Congressional inaction and its occasional distraction have delayed the reauthorization of three key pieces of education legislation: the Elementary and Secondary Education Act (ESEA), the Higher Education Act (HEA) and the Carl D. Perkins Act. In order to build and maintain a strong workforce, industry must be supported by education policy that ensures high school, college, technical school and community college graduates have employable skills.
Get to know the bills:
The ESEA, commonly referred to as No Child Left Behind, accounts for $60 billion in federal education funding and is the primary law governing K-12 education in the United States. It does this largely by setting federal standards for testing and accountability for failing schools. While both the House and Senate have passed reauthorizations of the ESEA, they unfortunately haven’t settled on a single bill. The House’s bill also contains a provision on portability – the ability of funding to “follow” students to the school of their choice – which would likely draw opposition from Democrats and a veto from the White House.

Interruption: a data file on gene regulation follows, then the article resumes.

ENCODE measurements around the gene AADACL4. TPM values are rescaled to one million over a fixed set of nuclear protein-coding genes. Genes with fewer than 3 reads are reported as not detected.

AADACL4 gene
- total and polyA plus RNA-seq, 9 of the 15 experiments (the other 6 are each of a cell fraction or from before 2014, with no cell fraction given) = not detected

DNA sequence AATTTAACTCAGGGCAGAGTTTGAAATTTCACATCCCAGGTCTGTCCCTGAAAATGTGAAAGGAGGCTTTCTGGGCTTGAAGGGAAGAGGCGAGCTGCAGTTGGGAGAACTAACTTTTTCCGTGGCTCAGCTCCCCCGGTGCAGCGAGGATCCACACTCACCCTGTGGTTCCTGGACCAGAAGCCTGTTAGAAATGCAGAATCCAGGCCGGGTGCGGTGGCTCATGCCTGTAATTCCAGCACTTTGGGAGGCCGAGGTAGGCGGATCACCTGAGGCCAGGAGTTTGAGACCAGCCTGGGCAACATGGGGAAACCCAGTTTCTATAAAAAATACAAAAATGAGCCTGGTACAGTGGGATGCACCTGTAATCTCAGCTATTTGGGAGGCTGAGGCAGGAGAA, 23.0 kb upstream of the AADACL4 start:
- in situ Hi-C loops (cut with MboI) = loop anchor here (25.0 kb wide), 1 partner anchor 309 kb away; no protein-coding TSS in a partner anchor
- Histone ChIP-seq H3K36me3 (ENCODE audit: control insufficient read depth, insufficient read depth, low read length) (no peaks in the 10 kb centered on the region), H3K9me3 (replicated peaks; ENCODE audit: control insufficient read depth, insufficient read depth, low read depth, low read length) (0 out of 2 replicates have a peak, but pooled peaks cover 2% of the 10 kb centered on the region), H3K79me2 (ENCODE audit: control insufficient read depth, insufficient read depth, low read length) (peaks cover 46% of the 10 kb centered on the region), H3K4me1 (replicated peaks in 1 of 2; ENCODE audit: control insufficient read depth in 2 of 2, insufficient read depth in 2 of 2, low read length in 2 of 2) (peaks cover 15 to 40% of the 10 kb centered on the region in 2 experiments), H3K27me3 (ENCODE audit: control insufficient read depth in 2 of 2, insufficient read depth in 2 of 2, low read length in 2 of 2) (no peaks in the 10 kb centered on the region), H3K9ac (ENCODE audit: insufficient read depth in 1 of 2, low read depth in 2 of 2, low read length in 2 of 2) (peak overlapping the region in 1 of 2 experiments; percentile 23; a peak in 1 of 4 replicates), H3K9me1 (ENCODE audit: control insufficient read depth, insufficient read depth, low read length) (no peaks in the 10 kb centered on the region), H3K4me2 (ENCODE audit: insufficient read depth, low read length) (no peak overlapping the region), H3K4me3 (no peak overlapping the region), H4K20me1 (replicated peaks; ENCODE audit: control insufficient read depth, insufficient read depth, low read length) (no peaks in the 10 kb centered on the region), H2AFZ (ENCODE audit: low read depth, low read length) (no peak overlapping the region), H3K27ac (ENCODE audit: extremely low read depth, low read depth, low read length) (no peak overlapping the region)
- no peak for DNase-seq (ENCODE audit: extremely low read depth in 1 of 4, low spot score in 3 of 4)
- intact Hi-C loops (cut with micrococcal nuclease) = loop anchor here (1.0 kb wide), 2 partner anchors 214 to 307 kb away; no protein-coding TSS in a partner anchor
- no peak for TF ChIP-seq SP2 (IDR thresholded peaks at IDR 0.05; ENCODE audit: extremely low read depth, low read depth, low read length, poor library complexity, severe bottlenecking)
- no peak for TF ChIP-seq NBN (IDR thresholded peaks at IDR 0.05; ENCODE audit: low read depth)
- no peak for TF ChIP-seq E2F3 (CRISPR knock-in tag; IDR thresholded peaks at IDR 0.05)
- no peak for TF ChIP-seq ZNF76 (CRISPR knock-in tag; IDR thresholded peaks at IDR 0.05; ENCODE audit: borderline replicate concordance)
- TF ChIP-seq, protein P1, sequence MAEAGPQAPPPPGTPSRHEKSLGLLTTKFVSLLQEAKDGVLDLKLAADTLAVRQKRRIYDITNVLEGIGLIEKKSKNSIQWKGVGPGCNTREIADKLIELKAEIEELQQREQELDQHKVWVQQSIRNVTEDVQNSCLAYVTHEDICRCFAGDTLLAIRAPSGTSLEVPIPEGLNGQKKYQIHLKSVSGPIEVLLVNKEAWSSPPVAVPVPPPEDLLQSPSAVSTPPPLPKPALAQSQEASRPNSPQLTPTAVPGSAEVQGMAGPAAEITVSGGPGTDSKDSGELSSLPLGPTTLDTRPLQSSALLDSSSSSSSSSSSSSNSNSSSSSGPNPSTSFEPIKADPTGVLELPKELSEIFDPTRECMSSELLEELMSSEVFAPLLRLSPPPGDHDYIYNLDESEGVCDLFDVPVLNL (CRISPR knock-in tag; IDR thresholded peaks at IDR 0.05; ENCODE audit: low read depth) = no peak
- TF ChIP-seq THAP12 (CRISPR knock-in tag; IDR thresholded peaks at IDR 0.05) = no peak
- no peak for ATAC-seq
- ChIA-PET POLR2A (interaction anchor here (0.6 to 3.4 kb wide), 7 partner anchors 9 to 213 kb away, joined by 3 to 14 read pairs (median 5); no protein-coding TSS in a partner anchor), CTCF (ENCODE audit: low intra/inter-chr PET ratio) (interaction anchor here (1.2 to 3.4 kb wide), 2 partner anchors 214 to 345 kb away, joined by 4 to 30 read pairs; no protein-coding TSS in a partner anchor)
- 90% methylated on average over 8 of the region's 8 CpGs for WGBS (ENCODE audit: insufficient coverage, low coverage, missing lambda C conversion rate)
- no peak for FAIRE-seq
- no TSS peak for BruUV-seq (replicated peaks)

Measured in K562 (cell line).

While there has been significant action on the ESEA, the conference period required for the House and Senate to agree on a single bill could be lengthy.
The HEA supports college affordability and seeks to make schools more accountable to graduation rates and job prospects, which is good for students as well as employers, but since 2008 there have only been extensions with no new long-term reauthorizations – a common theme for all three bills. Unfortunately, policy limitations prevent many technical training programs from dipping in to the large pot of grants and other funding assistance designed to help students pay for education.
Both the House and Senate are currently holding hearings on HEA reauthorization but as of yet neither chamber has put forward a bill.
The Perkins Act is designed to support career and technical education (CTE) programs through grants to states. It has come under fire in recent years as being out of touch with the needs of the modern workforce, especially with regards to STEM education.
Serious discussion of the Perkins Act has fallen behind the other two bills; it will likely have to wait until one or both are completed (or at least progressing towards completion).
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